Halevy argued that working class dissatisfaction was expressed by leaving the Church of England, which was seen as the party of the upper class. Methodism attracted large numbers of individuals, encouraging members to seek enlightenment rather than revolution. By doing this, religion inhibited social change.

  2. Find out what subjects girls study more in higher education as well as for ...

    IT is easy to quantify results. I could very easily look at trends. 4. Replication is easy. 5. I will be able to give a standardised set of questions or give additional prompts. Disadvantages of chosen method. 1. Some respondents may not take the questions seriously.

  1. Group Work and Team building

    Burton and Dimbleby go on to quote that this stage is where "interpersonal problems are solved, the group turns to constructive solution of problems, energy is directed to the task..." In our group we have not yet completed the task but the group is actively focusing on the end result.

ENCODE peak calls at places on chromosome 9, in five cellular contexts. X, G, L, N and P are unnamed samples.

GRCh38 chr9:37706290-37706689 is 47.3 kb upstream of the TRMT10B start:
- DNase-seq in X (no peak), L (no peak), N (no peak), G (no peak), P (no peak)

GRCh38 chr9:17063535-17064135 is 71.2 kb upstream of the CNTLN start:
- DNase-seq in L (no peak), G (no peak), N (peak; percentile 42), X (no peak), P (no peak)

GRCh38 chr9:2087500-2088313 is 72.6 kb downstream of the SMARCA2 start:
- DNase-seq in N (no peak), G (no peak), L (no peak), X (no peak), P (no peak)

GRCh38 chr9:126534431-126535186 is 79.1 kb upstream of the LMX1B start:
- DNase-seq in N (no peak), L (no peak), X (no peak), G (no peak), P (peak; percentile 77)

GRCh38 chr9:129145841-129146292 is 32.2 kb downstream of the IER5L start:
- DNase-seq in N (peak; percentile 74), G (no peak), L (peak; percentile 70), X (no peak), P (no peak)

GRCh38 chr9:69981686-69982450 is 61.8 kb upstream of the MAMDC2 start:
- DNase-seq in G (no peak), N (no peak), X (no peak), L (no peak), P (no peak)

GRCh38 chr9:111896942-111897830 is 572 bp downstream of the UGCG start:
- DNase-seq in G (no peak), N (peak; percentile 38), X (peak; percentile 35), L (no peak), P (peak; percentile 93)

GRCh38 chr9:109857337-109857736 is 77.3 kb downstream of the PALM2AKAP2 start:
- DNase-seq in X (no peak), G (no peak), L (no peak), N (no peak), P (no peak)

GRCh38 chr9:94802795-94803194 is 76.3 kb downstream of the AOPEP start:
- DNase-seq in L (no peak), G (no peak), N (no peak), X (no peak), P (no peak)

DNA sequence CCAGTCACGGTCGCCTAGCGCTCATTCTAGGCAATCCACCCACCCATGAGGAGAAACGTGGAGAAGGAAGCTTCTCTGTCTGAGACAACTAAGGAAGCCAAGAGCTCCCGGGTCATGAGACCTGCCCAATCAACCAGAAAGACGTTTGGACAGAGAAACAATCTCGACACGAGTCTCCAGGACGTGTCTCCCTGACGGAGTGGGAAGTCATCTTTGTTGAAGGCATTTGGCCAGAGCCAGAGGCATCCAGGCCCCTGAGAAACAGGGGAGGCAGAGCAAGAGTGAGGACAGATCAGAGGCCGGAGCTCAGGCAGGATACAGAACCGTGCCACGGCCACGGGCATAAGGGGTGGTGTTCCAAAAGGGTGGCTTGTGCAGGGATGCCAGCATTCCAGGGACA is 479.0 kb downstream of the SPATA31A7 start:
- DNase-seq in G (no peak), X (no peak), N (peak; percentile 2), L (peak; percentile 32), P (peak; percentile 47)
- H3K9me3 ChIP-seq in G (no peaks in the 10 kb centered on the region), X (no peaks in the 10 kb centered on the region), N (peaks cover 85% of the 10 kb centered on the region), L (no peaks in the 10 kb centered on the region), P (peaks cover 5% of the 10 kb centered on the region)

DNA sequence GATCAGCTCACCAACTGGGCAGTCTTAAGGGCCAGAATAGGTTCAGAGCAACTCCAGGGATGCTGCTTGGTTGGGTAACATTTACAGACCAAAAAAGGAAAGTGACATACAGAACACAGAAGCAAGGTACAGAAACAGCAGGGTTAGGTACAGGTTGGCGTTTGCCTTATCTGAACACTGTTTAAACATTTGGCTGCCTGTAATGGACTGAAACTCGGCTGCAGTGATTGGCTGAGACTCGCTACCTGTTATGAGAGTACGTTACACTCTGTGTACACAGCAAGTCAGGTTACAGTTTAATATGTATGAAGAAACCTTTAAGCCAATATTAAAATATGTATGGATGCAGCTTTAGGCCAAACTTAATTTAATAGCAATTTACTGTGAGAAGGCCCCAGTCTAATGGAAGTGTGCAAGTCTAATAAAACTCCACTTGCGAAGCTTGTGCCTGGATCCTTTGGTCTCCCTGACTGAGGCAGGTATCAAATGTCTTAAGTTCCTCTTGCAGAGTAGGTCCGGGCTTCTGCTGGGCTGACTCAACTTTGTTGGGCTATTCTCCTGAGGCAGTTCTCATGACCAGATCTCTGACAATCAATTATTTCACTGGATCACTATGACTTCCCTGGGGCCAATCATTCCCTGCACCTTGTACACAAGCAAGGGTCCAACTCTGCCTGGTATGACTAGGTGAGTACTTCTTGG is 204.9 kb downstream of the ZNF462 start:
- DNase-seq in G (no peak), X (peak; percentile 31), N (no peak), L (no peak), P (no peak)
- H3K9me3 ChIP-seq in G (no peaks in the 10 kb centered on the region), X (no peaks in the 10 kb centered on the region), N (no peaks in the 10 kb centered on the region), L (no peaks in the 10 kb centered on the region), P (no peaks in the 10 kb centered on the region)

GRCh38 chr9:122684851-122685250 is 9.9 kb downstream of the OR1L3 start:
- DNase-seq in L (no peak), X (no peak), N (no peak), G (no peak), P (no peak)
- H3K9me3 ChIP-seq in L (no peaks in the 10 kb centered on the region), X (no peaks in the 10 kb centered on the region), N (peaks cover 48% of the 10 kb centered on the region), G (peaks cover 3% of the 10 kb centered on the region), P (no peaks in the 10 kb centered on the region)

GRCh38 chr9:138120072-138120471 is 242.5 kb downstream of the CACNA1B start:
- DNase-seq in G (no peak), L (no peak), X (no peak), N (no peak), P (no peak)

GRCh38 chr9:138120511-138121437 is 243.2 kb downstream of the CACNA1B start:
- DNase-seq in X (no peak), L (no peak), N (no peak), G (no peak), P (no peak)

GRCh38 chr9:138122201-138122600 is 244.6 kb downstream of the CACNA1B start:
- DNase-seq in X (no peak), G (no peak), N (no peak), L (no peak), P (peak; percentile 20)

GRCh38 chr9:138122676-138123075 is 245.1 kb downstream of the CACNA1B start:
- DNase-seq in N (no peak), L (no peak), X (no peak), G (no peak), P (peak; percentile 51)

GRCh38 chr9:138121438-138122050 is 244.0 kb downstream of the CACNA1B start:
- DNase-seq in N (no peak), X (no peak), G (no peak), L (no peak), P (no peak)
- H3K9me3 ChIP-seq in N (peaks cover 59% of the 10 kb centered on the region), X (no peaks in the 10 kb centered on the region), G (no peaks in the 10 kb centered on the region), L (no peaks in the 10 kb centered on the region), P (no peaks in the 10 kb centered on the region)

2. To what extent do feminist theories remain relevant for interpreting gendered patterns of work.

    Firstly, this initial change in gendered patterns can be clearly reflected generally by looking at the amount of women in the labour market, where 100 years or so ago, they would have previously been unable to enter. The number of women working from 1971 to 2005 has increased by 14%,

  1. women pre world war

    Working class women mainly worked in factories but some professions like teaching they were forced to give up once they became married. Although some workers were expected to carry on working. Some women worked in very bad conditions and lived in the attics of their employees houses.

  2. So You Want to be a Game Programmer?

    * Human Factors: Here is where you learn how to make a drop-dead user interface. * Mathematics: Games programmers are not afraid of Mathematics. In addition to the normal math prerequisites, make sure you take Linear Algebra - polygon mesh games are little more than linear algebra engines.

  • Over 160,000 pieces
    of student written work
  • Annotated by
    experienced teachers
  • Ideas and feedback to
    improve your own work